Observations of The Village that Became a City in One Night

By Aicha Bint Yusif

The splintered sidewalk follows my footsteps

As I climb the narrow, steep hill to my house.

The bus stop is decorated with trash

And its screen that shows the time remaining for the arrival of the busses is broken.

Grey 4-5 floor buildings are everywhere;

Each one houses a whole family and is full to the brim.

The air is thick- it gets stuck between my teeth

So I stop for a second to chew on my surroundings:

No pedestrians >> no sidewalks

Or is it

No sidewalks >> no pedestrians.

Worn out signs from couple of years ago

hung on few houses to welcome

Pilgrims coming back from Mecca

or to celebrate a wedding.

Street poles fail to direct me in my path

But rather confuse me, for they hinder

The flow of the collective memory of space.

Walls are everywhere.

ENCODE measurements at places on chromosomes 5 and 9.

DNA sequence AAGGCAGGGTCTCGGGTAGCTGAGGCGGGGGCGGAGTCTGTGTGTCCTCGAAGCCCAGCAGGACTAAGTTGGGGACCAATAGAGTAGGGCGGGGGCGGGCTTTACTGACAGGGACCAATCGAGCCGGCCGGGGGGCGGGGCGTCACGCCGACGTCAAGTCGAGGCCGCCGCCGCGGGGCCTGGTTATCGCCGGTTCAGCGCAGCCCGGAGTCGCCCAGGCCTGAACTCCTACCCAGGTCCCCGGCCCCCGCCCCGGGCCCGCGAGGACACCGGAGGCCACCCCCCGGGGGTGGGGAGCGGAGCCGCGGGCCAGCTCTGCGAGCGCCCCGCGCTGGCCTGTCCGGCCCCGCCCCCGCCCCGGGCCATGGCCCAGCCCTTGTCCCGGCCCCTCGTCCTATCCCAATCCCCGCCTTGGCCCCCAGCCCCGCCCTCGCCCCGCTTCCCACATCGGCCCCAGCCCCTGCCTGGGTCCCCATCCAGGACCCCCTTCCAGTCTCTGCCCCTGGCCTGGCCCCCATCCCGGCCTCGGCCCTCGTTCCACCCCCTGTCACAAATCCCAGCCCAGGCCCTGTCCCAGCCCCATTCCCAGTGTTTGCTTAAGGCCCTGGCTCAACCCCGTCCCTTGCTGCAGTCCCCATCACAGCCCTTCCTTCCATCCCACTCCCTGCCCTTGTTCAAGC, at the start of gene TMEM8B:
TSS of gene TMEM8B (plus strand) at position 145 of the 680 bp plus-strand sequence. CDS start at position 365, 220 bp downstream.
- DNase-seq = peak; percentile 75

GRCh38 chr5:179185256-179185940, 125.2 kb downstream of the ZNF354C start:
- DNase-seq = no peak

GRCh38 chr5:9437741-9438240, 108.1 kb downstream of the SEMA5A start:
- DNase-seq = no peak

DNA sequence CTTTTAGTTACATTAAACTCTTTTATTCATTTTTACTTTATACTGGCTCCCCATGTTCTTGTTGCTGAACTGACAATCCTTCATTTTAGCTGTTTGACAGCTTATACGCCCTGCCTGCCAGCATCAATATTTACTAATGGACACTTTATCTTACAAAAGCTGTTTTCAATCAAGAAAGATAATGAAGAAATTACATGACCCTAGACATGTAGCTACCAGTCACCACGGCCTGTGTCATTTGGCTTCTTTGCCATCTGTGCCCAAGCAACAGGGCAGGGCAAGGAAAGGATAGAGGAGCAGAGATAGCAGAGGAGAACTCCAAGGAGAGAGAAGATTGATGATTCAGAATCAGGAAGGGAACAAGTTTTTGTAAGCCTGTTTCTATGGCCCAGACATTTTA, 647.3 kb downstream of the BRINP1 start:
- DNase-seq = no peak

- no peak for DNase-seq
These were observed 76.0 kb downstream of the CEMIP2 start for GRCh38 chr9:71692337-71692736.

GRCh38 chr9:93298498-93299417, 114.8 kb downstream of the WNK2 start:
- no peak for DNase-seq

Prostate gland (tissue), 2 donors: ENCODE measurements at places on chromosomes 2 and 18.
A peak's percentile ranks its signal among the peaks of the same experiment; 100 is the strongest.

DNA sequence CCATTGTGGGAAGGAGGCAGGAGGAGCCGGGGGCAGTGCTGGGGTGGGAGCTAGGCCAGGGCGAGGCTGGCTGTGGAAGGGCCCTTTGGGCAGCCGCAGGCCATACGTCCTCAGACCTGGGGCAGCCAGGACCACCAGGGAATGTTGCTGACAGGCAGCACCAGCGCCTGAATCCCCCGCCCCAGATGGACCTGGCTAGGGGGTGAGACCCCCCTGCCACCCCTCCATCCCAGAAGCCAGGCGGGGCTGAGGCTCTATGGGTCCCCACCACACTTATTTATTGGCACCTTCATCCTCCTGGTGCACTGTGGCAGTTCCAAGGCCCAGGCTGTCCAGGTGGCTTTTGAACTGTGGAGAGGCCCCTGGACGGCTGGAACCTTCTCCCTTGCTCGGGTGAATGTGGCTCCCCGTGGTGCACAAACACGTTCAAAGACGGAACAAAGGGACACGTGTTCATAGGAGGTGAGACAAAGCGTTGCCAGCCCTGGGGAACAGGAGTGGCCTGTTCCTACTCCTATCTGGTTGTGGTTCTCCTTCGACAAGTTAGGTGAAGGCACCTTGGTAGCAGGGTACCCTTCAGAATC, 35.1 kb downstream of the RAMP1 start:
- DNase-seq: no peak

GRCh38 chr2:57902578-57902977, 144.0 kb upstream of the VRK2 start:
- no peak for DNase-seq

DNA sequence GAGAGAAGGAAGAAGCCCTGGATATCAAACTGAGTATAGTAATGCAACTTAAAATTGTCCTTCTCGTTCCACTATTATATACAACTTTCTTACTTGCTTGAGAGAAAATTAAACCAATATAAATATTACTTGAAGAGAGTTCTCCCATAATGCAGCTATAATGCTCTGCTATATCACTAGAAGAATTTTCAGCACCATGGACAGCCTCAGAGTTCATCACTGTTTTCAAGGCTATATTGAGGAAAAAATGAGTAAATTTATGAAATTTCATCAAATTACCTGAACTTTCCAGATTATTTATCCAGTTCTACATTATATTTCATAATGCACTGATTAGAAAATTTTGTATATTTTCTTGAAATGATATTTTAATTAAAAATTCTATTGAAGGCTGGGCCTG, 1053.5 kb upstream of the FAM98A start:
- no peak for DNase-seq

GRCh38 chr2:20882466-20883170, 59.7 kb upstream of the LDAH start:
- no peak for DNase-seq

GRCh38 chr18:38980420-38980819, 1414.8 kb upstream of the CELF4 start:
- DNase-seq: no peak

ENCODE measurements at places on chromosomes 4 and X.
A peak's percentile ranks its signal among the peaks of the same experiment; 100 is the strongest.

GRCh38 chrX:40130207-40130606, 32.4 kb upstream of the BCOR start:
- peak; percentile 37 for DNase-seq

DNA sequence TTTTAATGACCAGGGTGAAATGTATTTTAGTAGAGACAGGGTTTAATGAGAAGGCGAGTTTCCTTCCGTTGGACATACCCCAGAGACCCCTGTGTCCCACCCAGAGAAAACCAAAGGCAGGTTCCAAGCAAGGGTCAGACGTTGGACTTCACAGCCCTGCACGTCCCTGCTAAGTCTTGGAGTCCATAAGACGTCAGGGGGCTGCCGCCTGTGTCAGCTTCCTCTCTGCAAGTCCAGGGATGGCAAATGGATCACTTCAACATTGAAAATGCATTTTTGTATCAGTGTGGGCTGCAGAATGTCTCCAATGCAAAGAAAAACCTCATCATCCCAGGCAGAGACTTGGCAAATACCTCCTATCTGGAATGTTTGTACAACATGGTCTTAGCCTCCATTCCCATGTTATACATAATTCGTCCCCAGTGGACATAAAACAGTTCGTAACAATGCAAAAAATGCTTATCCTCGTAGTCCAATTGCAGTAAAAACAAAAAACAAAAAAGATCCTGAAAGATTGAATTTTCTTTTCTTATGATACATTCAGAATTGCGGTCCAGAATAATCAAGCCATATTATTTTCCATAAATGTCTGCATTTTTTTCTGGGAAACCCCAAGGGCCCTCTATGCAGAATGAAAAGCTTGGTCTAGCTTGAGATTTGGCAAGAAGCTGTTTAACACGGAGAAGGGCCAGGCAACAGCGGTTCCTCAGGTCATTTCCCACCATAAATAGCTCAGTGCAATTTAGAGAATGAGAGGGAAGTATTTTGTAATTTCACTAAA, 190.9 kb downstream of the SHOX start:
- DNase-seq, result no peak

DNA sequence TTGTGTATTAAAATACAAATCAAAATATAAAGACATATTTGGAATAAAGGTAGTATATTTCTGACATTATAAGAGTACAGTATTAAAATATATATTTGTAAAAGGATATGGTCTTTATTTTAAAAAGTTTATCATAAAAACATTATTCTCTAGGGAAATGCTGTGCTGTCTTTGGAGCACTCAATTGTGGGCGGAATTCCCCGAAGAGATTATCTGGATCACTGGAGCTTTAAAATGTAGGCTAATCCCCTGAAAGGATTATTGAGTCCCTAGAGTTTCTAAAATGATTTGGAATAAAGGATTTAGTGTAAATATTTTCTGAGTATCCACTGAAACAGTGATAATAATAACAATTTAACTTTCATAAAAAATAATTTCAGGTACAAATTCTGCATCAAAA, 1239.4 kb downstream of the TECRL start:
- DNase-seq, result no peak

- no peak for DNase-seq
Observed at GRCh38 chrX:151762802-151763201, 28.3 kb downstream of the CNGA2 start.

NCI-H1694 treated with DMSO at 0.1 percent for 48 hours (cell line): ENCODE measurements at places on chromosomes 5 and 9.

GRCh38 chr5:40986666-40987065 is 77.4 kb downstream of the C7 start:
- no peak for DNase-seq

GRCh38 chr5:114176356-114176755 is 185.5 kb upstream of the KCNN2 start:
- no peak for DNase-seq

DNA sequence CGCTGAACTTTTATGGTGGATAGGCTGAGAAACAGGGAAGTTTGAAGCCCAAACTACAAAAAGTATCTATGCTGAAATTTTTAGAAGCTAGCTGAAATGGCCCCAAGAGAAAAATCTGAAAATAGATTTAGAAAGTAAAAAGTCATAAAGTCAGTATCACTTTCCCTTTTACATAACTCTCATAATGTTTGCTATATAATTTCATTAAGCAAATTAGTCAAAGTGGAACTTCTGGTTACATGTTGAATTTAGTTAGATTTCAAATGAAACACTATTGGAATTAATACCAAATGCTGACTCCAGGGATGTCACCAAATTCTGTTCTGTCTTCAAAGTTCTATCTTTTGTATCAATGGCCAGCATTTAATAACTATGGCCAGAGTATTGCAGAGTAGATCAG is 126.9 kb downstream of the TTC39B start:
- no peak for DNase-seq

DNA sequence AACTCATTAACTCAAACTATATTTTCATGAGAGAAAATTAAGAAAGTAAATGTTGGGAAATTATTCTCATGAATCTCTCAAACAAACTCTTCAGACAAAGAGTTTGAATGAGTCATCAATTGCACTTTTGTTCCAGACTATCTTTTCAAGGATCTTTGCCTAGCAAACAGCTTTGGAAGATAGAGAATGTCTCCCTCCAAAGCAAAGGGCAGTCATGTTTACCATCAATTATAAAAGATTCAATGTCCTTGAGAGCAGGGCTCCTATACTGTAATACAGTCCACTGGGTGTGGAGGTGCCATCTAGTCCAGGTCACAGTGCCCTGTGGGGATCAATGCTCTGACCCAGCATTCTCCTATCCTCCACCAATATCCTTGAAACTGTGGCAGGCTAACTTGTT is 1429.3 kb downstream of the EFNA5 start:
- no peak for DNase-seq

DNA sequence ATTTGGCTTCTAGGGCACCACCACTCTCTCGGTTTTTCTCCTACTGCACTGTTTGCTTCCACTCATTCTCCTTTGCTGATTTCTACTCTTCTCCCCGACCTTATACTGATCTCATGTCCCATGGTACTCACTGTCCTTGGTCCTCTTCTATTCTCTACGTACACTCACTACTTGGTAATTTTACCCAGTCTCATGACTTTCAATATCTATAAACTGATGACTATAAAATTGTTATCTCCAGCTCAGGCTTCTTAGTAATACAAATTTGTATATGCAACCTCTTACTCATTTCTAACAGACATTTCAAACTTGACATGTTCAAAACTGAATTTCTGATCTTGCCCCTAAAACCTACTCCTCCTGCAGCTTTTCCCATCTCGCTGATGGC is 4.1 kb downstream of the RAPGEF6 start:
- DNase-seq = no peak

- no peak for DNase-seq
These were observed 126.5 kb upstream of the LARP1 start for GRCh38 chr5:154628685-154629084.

They demarcate territory

And stop the streets from expanding.

Two cars can’t pass simultaneously.

You stop to the right

Until the upcoming car passes.

Walls are suffocating,

Being the only way for one to practice authority on one’s own.

Yet, even walls are not able to let me

Enjoy my privacy: even walls are inept before my aunt's bulging eyes

And our neighbor’s enquiring good-mornings.

Paint buckets and big cans of corn are cleaned

Then filled with dirt and cacti, zaatar, zoufa

And geranium to dot the walls and the balconies.

The sidewalk is a stuttering boy, begins

End, stops, then begins again.

In winter, the water floods the streets,

And an implicit agreement announces lethargy

To stay at home and roast castana- chestnut.

Last time the streets witnessed snow,

was 35 years ago, and until today

my uncle says when he wants to swear on his word

“on the life of the Snow’s year”.

In the summer, kids risk their lives riding their bikes

Cruising down the hill into the main street

Flanked by more stores and shops

Where cars park on sidewalks: